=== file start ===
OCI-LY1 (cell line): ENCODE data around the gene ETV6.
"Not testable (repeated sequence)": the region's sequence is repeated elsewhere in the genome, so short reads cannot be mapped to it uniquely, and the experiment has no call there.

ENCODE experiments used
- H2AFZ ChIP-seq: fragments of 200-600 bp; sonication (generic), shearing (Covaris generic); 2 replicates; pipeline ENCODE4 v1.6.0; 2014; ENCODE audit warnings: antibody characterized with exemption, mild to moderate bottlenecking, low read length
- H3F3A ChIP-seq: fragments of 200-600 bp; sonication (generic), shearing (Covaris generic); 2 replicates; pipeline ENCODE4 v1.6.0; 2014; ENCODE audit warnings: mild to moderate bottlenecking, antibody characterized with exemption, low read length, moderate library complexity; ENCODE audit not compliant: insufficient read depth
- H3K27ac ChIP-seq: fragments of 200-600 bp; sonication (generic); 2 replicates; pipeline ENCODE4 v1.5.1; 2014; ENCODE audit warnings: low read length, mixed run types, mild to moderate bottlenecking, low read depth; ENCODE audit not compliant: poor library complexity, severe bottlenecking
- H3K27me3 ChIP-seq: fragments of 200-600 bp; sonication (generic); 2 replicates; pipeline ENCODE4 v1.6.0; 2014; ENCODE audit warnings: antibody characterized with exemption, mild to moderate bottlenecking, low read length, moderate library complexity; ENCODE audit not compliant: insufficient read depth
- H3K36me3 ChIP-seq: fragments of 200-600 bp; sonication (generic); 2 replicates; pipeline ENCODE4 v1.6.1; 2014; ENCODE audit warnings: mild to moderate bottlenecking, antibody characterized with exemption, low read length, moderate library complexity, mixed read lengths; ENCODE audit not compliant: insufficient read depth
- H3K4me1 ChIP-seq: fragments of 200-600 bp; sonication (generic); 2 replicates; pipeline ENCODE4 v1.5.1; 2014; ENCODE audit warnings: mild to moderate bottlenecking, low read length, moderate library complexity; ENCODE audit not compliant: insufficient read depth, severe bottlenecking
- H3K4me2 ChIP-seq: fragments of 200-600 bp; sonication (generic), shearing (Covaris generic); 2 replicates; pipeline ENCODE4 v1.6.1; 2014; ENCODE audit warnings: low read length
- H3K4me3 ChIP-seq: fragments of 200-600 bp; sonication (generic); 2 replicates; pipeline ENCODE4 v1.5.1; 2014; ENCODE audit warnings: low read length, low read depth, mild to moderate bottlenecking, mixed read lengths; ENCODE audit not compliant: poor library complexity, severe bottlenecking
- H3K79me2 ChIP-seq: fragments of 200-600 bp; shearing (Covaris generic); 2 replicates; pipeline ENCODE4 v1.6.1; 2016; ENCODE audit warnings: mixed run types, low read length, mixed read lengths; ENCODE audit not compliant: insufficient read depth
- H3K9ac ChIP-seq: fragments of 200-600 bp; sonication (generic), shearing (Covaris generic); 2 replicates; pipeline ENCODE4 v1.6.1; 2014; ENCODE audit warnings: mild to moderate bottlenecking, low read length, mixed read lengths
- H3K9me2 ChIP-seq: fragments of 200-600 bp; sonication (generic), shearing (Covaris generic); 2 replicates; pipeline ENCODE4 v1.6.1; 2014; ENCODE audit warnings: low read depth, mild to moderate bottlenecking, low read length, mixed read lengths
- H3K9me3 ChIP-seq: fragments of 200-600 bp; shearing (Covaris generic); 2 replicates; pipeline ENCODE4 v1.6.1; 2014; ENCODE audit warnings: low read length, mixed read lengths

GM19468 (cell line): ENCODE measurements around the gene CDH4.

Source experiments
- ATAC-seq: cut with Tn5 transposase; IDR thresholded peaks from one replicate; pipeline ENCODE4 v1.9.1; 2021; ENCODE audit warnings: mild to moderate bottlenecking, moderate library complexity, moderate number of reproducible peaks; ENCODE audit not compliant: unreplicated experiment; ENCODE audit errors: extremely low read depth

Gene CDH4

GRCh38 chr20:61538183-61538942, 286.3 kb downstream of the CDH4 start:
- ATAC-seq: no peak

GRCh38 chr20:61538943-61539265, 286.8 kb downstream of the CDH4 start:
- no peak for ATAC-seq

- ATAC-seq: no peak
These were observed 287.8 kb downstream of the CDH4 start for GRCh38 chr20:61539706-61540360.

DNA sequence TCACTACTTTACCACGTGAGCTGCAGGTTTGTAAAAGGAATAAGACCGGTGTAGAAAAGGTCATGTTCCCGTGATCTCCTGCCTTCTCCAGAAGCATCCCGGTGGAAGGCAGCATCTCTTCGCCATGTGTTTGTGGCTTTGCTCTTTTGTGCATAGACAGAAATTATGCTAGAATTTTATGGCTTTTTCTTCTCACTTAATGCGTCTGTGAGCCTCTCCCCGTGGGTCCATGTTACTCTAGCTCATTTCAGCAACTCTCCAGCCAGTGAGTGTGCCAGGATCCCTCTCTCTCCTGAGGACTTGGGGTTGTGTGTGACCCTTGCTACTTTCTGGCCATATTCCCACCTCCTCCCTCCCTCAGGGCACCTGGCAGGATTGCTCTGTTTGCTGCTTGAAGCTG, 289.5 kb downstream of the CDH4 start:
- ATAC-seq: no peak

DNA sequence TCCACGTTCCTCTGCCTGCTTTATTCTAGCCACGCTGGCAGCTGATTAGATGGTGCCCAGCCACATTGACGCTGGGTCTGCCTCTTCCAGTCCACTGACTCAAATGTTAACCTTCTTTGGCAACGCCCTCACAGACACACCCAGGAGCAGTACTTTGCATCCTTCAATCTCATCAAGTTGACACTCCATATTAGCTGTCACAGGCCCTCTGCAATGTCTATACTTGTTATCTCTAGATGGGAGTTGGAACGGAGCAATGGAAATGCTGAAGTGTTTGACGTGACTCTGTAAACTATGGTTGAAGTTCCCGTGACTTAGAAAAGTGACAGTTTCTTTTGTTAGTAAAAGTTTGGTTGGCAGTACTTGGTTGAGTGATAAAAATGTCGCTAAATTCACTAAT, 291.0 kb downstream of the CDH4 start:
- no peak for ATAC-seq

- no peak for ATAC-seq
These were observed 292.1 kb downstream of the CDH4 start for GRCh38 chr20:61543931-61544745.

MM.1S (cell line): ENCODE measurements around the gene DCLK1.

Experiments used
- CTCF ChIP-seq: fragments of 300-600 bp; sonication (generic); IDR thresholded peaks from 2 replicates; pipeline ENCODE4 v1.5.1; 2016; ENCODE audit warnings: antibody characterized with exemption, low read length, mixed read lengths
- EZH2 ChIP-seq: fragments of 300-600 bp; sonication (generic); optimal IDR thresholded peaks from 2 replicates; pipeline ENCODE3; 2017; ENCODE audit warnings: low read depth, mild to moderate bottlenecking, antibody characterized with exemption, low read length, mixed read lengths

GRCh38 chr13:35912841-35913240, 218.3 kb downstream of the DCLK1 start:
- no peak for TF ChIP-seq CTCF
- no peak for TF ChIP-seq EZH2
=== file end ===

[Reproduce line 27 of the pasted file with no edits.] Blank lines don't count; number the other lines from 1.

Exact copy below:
- ATAC-seq: no peak